The Bayes Factor is a quantitative measure of much evidence there is for hypothesis A relative to hypothesis B given the data. But what does that even mean? If you’re familiar with the likelihood ratio test for traditional statistical tests, the Bayes Factor is essentially the Bayesian equivalent with a little more rigor. This fantastic blog post (link) explains it really well.

Under a traditional setting if we have some data and we fit two statistical models, we can compare the two and gauge which one fits the data better by the likelihood ratio test.

Commonly the log-likelihood is used to avoid very small numbers. Under this formulation the log of the likelihood ratio is then given by

where is the log-likelihood. If the hypothesis is rejected and if the hypothesis is rejected where is often chosen to be 0.

## Example

Using the familiar Boston dataset we’ll see this in action. Two models will be fit, one with all covariates and one after backwards selection has been implemented to find the best fitting model. I won’t be too rigorous with the modelling, I just want to demonstrate the theory.

```
suppressPackageStartupMessages(library(MCMCpack))
suppressPackageStartupMessages(library(lmtest))
data(Boston)
Boston$chas <- as.factor(Boston$chas)
# simple linear model
# full model
glm.a <- glm(log(medv) ~ ., data = Boston)
# backwards selection
back_sel <- step(glm(log(medv) ~ ., data = Boston), direction = "backward")
```

## Start: AIC=-229.23 ## log(medv) ~ crim + zn + indus + chas + nox + rm + age + dis + ## rad + tax + ptratio + black + lstat ## ## Df Deviance AIC ## - age 1 17.755 -231.065 ## - indus 1 17.786 -230.197 ## <none> 17.749 -229.228 ## - zn 1 17.914 -226.567 ## - chas 1 18.058 -222.502 ## - black 1 18.283 -216.234 ## - tax 1 18.373 -213.758 ## - nox 1 18.684 -205.249 ## - rad 1 18.791 -202.381 ## - rm 1 18.813 -201.778 ## - dis 1 19.113 -193.768 ## - ptratio 1 19.676 -179.075 ## - crim 1 19.949 -172.115 ## - lstat 1 25.130 -55.281 ## ## Step: AIC=-231.07 ## log(medv) ~ crim + zn + indus + chas + nox + rm + dis + rad + ## tax + ptratio + black + lstat ## ## Df Deviance AIC ## - indus 1 17.791 -232.03 ## <none> 17.755 -231.06 ## - zn 1 17.914 -228.55 ## - chas 1 18.069 -224.20 ## - black 1 18.298 -217.82 ## - tax 1 18.376 -215.68 ## - nox 1 18.720 -206.30 ## - rad 1 18.791 -204.38 ## - rm 1 18.900 -201.44 ## - dis 1 19.302 -190.79 ## - ptratio 1 19.677 -181.05 ## - crim 1 19.954 -173.99 ## - lstat 1 25.950 -41.04 ## ## Step: AIC=-232.03 ## log(medv) ~ crim + zn + chas + nox + rm + dis + rad + tax + ptratio + ## black + lstat ## ## Df Deviance AIC ## <none> 17.791 -232.033 ## - zn 1 17.936 -229.924 ## - chas 1 18.131 -224.458 ## - black 1 18.326 -219.057 ## - tax 1 18.405 -216.868 ## - nox 1 18.726 -208.117 ## - rad 1 18.800 -206.125 ## - rm 1 18.909 -203.219 ## - dis 1 19.530 -186.857 ## - ptratio 1 19.678 -183.045 ## - crim 1 20.014 -174.461 ## - lstat 1 25.952 -43.004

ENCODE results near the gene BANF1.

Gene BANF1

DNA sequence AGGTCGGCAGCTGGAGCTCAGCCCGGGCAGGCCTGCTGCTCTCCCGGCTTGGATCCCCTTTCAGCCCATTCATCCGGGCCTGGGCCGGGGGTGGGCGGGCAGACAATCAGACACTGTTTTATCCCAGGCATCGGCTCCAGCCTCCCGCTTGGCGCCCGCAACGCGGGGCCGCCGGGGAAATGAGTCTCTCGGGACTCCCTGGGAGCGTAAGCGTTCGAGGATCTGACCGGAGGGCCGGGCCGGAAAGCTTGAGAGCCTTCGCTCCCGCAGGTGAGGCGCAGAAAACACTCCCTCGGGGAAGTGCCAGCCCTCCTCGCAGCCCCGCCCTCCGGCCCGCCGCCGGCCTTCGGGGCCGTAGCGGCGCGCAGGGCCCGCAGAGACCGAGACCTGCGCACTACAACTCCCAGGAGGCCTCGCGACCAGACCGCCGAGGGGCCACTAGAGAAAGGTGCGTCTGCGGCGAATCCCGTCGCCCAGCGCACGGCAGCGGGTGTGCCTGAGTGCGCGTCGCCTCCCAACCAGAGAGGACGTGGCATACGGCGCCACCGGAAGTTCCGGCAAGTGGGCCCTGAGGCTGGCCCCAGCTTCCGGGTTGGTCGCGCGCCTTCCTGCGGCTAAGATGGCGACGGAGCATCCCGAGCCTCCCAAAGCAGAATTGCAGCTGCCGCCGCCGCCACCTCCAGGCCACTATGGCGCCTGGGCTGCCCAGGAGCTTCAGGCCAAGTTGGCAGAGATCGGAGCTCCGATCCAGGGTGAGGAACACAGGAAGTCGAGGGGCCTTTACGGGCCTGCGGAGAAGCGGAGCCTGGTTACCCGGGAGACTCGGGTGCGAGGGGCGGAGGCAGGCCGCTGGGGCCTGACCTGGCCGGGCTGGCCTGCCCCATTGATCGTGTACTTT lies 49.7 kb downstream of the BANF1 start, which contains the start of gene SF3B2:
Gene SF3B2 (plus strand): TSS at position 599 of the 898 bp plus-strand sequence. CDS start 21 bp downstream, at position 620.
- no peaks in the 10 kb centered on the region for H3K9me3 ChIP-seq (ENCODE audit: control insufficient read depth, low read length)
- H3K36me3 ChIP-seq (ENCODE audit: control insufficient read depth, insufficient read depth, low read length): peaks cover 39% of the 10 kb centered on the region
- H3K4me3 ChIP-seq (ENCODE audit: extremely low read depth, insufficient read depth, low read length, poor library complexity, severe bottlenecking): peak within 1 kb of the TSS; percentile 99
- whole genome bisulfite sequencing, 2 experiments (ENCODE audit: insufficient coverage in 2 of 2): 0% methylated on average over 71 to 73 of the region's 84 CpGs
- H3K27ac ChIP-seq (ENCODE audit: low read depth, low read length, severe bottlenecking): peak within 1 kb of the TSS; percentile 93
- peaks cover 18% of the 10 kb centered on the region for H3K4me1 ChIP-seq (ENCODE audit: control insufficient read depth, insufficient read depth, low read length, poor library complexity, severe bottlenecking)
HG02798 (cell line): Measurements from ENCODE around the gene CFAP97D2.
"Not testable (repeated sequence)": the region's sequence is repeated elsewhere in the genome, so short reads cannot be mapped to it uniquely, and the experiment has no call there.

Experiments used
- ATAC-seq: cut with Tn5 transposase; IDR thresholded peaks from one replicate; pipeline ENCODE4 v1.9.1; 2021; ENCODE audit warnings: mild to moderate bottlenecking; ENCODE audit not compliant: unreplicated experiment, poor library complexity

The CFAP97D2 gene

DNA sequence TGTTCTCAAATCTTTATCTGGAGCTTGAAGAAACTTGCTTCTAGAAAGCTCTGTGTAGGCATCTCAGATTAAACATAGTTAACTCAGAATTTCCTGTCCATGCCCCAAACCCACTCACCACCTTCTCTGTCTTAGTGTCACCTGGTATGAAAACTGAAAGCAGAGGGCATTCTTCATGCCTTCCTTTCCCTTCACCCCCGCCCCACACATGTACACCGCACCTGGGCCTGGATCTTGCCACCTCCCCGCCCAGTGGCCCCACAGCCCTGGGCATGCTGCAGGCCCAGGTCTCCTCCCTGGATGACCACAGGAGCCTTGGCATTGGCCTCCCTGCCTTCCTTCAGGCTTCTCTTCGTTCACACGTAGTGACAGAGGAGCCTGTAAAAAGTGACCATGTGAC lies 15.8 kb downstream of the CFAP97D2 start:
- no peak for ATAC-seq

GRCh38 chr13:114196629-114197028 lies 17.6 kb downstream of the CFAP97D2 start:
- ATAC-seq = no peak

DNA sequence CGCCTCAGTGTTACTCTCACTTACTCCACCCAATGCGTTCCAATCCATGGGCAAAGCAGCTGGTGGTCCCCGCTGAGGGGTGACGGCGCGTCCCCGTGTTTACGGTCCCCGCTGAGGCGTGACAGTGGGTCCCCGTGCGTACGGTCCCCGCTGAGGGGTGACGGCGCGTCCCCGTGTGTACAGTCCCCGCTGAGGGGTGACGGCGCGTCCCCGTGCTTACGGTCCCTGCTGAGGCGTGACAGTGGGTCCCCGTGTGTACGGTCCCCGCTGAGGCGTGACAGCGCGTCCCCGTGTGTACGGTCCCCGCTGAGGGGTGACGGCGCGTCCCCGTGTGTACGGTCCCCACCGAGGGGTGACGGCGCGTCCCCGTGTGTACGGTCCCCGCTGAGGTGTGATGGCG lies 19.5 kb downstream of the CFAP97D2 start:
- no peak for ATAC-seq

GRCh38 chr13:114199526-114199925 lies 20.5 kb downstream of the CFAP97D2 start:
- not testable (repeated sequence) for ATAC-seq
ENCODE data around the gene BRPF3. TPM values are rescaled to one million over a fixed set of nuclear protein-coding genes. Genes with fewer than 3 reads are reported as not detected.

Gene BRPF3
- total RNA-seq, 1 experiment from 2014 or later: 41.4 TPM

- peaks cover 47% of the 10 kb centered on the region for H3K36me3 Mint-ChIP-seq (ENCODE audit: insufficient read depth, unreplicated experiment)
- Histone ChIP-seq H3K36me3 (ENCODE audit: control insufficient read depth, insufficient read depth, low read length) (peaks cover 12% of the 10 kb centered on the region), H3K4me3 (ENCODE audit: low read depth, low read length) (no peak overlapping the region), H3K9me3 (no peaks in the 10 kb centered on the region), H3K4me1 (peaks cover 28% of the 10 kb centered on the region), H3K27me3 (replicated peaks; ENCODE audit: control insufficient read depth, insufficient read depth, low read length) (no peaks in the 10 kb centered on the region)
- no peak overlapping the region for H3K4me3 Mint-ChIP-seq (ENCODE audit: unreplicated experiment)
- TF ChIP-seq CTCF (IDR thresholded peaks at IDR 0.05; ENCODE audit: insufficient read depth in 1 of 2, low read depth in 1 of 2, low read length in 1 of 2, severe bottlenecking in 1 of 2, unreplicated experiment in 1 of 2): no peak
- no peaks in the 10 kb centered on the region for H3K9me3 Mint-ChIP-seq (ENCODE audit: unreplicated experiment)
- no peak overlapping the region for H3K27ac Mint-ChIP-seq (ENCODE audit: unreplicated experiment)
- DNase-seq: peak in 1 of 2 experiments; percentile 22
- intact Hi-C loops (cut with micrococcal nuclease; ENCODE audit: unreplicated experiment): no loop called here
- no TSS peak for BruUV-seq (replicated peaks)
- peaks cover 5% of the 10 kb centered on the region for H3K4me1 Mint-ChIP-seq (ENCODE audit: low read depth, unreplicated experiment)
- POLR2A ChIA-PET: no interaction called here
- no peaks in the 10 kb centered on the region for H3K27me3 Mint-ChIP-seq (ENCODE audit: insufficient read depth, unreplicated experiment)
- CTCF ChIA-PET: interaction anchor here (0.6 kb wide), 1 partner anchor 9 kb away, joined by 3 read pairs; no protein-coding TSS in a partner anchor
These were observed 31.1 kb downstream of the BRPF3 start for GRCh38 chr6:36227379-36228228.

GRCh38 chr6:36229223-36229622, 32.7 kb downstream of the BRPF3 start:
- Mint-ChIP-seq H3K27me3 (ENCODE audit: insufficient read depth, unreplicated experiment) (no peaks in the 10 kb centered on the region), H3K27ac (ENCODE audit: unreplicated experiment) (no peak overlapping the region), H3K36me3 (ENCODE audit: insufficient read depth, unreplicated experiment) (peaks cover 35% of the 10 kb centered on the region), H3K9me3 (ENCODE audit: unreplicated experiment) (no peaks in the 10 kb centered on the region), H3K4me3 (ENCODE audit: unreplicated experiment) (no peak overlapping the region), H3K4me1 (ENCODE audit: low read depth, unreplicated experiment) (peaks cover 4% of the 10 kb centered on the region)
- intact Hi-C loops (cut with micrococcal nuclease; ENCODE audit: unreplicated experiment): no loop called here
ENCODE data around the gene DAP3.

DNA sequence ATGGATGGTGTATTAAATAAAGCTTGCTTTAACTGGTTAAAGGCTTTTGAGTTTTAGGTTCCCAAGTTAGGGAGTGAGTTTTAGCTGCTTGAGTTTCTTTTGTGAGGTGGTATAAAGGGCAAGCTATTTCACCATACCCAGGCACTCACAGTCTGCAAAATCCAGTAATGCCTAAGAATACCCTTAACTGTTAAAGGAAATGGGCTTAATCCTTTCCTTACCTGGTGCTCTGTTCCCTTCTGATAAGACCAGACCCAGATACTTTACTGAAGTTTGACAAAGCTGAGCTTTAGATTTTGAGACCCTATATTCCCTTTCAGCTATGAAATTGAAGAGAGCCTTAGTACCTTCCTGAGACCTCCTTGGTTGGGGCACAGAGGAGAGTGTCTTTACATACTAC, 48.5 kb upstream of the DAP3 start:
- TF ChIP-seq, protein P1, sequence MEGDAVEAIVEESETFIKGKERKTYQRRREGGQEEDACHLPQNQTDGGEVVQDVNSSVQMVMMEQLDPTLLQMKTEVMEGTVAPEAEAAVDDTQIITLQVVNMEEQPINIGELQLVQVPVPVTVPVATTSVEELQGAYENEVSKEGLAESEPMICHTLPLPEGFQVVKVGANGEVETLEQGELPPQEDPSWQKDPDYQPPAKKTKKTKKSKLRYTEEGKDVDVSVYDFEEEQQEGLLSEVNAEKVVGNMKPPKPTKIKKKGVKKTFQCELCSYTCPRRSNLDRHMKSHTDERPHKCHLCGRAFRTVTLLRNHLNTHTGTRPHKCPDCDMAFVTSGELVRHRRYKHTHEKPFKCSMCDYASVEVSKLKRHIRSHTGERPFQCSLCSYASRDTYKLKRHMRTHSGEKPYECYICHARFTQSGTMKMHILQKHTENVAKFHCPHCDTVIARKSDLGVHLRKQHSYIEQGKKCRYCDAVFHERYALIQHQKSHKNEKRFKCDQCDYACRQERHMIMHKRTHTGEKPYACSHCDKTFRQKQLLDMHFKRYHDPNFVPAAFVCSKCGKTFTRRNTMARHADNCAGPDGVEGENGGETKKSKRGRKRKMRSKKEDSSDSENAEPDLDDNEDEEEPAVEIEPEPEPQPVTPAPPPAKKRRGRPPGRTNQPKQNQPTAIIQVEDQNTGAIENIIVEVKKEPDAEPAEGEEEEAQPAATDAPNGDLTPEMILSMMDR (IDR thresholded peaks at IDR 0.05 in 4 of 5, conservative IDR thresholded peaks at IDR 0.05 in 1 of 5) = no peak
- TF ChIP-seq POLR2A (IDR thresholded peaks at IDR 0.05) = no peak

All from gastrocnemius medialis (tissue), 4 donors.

```
glm.b <- glm(back_sel$formula, data = Boston)
# log-likelihood ratio test
D <- 2*(logLik(glm.b) - logLik(glm.a))
D
```

## 'log Lik.' -1.195587 (df=13)

In this case so we would reject and retain the second model, which is what we expect given we ran backwards selection to find a better fitting model.

## The Bayes Factor

Under a Bayesian framework instead of looking at the ratio of likelihoods between two models we look at the ratio of the posterior distributions to take into account the prior information.

For each model the there is a probability of observing the given data. This requires the calculation of the marginal probabilities

Fortunately this is all taken care of by the MCMCpack package.

## Example

Using the Boston data again we’ll apply the same models under Bayesian framework using MCMCregress(). To do so priors need to be specified. To make things easy the coeficients of the first models will be rounded to be (very) good approximations of the prior means. The standard deviations will be set to be 1, larger than the actual standard errors meaning we’ve essentially chosen flat priors. The other inputs and are the shape and scale parameters for the model variance inverse gamma prior. Again these values describe a wide distribution meaning a non-informative prior, but necessary for the calculation.

```
# using the above lets hack some priors together
prior_b0_a <- unname(round(coef(glm.a)))
prior_b0_b <- unname(round(coef(glm.b)))
# bayesain models with MCMCpack
mod.a <- MCMCregress(glm.a$formula, data = Boston,
b0 = prior_b0_a, B0 = rep(1, length(prior_b0_a)),
c0 = 10, d0 = 10^5,
marginal.likelihood = "Chib95")
mod.b <- MCMCregress(glm.b$formula, data = Boston,
b0 = prior_b0_b, B0 = rep(1, length(prior_b0_b)),
c0 = 10, d0 = 10^5,
marginal.likelihood = "Chib95")
# calculate the Bayes Factor
BayesFactor(mod.a, mod.b)
```

## The matrix of Bayes Factors is: ## mod.a mod.b ## mod.a 1 0.006 ## mod.b 167 1.000 ## ## The matrix of the natural log Bayes Factors is: ## mod.a mod.b ## mod.a 0.00 -5.12 ## mod.b 5.12 0.00 ## ## mod.a : ## call = ## MCMCregress(formula = glm.a$formula, data = Boston, b0 = prior_b0_a, ## B0 = rep(1, length(prior_b0_a)), c0 = 10, d0 = 10^5, marginal.likelihood = "Chib95") ## ## log marginal likelihood = -2063.353 ## ## ## mod.b : ## call = ## MCMCregress(formula = glm.b$formula, data = Boston, b0 = prior_b0_b, ## B0 = rep(1, length(prior_b0_b)), c0 = 10, d0 = 10^5, marginal.likelihood = "Chib95") ## ## log marginal likelihood = -2058.238

The final thing to do is interpret the output. The log of the Bayes factor is 5.12 indicating very strong support for model b.

Interpretation of the Bayes factor can be a hot topic because there are efforts to avoid a similar situation to p-hacking i.e. where is significant therefore we reject the null hypothesis. There are tables out there which break down the scale of the Bayes factor so I’ll leave it there, but check out this post (link) for more.

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